I met Manreet Sodhi Someshwar at the Hyderabad book reading session of The Taj Conspiracy on the 12th of this month. I have been meaning to do a post on that since. But, lots of challenges cropped up on the home front needing my complete attention. Some of the excitement from the memory has died down. I still hope to capture that feeling here.
On the day of the event I logged into twitter early in the morning to check if any further details had been posted about the event. Manreet tweeted that there would be a book reading at Pune. My heart stopped for a second. I had been planning this day for the past two weeks. I quickly called Landmark, Hyderabad and they confirmed that the event was on. It had been a simple error. The Pune book reading had been the day before. What a relief!
In the evening, I walked in with both kids tagging along. My parents had kindly agreed to accompany me to help entertain the kids while I focussed on the event. I found the beautiful Manreet Sodhi Someshwar sitting with two others, chatting. All the other chairs were unoccupied. I walked up and introduced myself. She was charming and gracious. She patiently answered all my questions on writing and publishing. She advised me to keep going even when things got tough. With young children around it will be more difficult, she said. You just have to keep working.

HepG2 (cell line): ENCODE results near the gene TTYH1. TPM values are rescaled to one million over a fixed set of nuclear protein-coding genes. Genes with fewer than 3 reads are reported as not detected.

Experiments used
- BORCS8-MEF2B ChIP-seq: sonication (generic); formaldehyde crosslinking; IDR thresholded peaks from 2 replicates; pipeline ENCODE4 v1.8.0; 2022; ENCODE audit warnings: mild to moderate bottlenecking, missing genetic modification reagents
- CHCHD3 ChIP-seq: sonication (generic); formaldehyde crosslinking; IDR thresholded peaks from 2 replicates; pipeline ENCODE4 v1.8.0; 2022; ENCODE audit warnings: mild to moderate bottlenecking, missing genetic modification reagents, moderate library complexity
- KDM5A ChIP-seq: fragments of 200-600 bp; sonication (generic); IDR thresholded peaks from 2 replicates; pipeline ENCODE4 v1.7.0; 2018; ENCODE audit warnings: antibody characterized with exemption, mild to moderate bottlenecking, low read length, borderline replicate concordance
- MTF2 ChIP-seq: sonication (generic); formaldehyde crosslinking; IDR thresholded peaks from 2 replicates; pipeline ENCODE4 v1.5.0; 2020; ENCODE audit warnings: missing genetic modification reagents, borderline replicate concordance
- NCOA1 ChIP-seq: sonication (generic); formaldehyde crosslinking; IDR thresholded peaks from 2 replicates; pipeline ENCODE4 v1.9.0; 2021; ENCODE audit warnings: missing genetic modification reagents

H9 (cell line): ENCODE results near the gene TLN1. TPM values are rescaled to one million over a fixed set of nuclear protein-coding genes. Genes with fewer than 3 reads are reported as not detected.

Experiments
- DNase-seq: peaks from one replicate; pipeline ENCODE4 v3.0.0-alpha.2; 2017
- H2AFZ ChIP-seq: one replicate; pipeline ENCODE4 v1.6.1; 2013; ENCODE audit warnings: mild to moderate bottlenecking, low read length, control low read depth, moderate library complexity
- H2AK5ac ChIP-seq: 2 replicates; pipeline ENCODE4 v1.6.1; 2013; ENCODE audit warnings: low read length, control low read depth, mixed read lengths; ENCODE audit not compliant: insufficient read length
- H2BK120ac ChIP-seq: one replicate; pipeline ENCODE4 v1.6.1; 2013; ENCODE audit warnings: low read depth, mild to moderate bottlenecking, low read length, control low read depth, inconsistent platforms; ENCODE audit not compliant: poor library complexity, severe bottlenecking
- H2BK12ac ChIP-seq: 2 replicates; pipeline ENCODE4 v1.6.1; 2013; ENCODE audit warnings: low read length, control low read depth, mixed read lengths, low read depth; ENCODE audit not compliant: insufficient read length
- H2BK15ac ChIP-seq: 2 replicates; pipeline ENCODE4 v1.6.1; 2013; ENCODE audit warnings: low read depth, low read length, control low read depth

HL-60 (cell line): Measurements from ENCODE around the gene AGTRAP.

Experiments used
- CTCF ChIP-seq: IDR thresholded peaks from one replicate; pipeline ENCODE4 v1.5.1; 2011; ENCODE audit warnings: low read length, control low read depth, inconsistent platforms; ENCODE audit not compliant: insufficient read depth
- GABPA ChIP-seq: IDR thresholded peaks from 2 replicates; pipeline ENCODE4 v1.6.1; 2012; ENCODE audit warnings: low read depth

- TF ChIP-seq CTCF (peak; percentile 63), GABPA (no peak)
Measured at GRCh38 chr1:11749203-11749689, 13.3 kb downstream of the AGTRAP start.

My little girl was smitten. She wanted to know all about the dolphin bracelet that Manreet wore. Manreet’s daughter had made it for her and wanted her to wear it to all book promotional events. It was her special good luck charm.
The discussion started and I kicked myself for not completing The Taj Conspiracy as I had earlier planned. A young man in the front row had and thanks to him the discussed was evenly balanced. T.S. Sudhir asked her about the research, writing and her plans for the next book. Manreet was her eloquent best in answering all the questions. She told us that she had gotten to know Mehrunisa Khosa, the protagonist, so well in these past five years that she wanted to write more books with her in them. This book was therefore the first in a trilogy.
My daughter whispered to me asking why I didn’t hurry up and finish my book so that I could be on stage too, discussing my story. I informed her that it took Manreet five years to complete The Taj Conspiracy, conveniently leaving out the fact that my novel didn’t require as much research.
The discussion was over too soon for me. Manreet had an international flight to catch. Some people were getting their copies of the book signed. I had mine signed earlier.
Just before leaving I walked up to Manreet to say goodbye. I asked if there were plans to promote The Taj Conspiracy internationally too.
“Inshallah”, she smiled.
Manreet, for your dreams and mine, Inshallah!